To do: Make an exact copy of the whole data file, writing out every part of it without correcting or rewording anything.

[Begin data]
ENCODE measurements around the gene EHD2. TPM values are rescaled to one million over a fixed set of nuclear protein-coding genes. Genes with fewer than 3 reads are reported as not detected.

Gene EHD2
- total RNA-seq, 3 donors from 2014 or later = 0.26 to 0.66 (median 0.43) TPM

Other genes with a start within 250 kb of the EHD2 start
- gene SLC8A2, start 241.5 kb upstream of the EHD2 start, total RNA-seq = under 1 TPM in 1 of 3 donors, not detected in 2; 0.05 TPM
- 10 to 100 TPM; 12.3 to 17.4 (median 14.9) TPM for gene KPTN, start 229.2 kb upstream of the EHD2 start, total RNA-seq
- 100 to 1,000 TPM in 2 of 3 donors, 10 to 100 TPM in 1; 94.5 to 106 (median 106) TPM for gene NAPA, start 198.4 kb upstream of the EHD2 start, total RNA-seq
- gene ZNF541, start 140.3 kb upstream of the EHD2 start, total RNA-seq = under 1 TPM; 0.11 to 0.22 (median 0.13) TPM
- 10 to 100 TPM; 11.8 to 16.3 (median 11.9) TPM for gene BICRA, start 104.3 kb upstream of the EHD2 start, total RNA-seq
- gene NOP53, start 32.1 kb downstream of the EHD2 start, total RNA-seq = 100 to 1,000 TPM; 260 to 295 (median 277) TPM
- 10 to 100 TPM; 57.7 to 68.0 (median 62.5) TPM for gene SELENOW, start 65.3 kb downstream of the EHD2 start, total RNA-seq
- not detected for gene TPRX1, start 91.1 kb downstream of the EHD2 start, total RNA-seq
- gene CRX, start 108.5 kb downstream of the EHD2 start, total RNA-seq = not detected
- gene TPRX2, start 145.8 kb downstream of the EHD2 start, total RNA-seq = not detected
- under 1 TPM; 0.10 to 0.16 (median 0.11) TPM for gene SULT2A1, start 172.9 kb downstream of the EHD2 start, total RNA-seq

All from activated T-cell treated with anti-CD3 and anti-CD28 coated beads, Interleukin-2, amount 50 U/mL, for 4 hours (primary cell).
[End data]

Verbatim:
ENCODE measurements around the gene EHD2. TPM values are rescaled to one million over a fixed set of nuclear protein-coding genes. Genes with fewer than 3 reads are reported as not detected.

Gene EHD2
- total RNA-seq, 3 donors from 2014 or later = 0.26 to 0.66 (median 0.43) TPM

Other genes with a start within 250 kb of the EHD2 start
- gene SLC8A2, start 241.5 kb upstream of the EHD2 start, total RNA-seq = under 1 TPM in 1 of 3 donors, not detected in 2; 0.05 TPM
- 10 to 100 TPM; 12.3 to 17.4 (median 14.9) TPM for gene KPTN, start 229.2 kb upstream of the EHD2 start, total RNA-seq
- 100 to 1,000 TPM in 2 of 3 donors, 10 to 100 TPM in 1; 94.5 to 106 (median 106) TPM for gene NAPA, start 198.4 kb upstream of the EHD2 start, total RNA-seq
- gene ZNF541, start 140.3 kb upstream of the EHD2 start, total RNA-seq = under 1 TPM; 0.11 to 0.22 (median 0.13) TPM
- 10 to 100 TPM; 11.8 to 16.3 (median 11.9) TPM for gene BICRA, start 104.3 kb upstream of the EHD2 start, total RNA-seq
- gene NOP53, start 32.1 kb downstream of the EHD2 start, total RNA-seq = 100 to 1,000 TPM; 260 to 295 (median 277) TPM
- 10 to 100 TPM; 57.7 to 68.0 (median 62.5) TPM for gene SELENOW, start 65.3 kb downstream of the EHD2 start, total RNA-seq
- not detected for gene TPRX1, start 91.1 kb downstream of the EHD2 start, total RNA-seq
- gene CRX, start 108.5 kb downstream of the EHD2 start, total RNA-seq = not detected
- gene TPRX2, start 145.8 kb downstream of the EHD2 start, total RNA-seq = not detected
- under 1 TPM; 0.10 to 0.16 (median 0.11) TPM for gene SULT2A1, start 172.9 kb downstream of the EHD2 start, total RNA-seq

All from activated T-cell treated with anti-CD3 and anti-CD28 coated beads, Interleukin-2, amount 50 U/mL, for 4 hours (primary cell).